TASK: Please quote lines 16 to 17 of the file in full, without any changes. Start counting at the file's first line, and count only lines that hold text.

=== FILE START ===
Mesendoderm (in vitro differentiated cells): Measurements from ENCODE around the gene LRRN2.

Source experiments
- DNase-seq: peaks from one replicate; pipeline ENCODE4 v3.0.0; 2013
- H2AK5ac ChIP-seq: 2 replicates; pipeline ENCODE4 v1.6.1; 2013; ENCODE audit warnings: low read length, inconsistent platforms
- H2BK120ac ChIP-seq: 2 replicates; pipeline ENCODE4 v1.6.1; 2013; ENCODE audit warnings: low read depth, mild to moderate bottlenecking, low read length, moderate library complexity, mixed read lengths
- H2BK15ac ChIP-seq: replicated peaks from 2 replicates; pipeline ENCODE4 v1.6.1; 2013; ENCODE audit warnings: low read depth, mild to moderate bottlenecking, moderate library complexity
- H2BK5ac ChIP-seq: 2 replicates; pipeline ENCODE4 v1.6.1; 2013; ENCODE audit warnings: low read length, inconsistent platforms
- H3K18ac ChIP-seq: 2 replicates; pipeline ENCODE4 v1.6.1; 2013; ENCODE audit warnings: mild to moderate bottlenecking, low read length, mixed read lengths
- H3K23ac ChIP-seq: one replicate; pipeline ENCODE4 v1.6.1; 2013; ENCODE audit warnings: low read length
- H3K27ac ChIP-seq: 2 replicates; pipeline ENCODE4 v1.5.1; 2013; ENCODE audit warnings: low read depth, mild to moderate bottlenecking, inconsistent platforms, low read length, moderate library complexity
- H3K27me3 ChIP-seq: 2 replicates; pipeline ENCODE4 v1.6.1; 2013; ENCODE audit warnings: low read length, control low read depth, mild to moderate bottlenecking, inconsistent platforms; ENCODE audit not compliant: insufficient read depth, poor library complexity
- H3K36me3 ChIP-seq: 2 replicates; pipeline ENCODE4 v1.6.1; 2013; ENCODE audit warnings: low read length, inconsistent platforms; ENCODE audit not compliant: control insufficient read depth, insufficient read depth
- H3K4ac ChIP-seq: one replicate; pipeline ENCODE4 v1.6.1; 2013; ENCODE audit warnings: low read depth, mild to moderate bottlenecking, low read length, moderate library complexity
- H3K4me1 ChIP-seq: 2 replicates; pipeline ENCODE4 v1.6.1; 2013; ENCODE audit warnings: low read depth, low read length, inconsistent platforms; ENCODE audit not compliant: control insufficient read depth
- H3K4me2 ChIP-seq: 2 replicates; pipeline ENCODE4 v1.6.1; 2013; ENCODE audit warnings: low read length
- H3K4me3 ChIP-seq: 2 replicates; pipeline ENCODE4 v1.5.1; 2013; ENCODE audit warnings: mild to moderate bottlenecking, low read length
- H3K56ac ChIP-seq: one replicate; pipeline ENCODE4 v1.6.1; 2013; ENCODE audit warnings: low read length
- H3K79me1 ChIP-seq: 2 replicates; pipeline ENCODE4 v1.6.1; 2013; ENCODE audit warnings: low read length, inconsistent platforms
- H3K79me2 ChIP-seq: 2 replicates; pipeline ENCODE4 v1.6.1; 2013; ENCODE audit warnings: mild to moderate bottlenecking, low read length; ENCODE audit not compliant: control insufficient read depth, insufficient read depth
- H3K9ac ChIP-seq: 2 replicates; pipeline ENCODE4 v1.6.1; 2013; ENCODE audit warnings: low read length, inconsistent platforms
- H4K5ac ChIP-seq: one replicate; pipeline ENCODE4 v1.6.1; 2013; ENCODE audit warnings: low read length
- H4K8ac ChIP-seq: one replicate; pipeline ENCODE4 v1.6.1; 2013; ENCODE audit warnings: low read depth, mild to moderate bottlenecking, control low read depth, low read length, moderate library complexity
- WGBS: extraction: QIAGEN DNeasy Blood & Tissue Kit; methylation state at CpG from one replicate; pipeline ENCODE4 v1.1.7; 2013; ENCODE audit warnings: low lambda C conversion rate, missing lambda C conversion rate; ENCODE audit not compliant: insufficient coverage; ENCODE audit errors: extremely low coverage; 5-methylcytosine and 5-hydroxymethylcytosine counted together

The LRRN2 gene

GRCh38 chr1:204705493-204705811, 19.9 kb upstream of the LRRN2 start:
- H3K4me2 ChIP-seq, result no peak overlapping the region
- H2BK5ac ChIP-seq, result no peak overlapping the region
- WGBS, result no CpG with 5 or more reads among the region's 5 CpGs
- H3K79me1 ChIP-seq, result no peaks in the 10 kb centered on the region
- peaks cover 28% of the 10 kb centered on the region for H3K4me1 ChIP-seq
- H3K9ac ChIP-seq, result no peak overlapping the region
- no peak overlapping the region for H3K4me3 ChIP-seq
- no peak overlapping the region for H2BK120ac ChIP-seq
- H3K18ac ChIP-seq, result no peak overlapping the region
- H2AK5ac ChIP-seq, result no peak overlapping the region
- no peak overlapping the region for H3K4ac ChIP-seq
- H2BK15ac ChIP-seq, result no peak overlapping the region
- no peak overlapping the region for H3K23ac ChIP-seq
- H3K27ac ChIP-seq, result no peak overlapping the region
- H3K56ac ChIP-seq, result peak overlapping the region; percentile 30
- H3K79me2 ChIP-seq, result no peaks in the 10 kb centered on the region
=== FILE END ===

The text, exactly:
- H3K4me3 ChIP-seq: 2 replicates; pipeline ENCODE4 v1.5.1; 2013; ENCODE audit warnings: mild to moderate bottlenecking, low read length
- H3K56ac ChIP-seq: one replicate; pipeline ENCODE4 v1.6.1; 2013; ENCODE audit warnings: low read length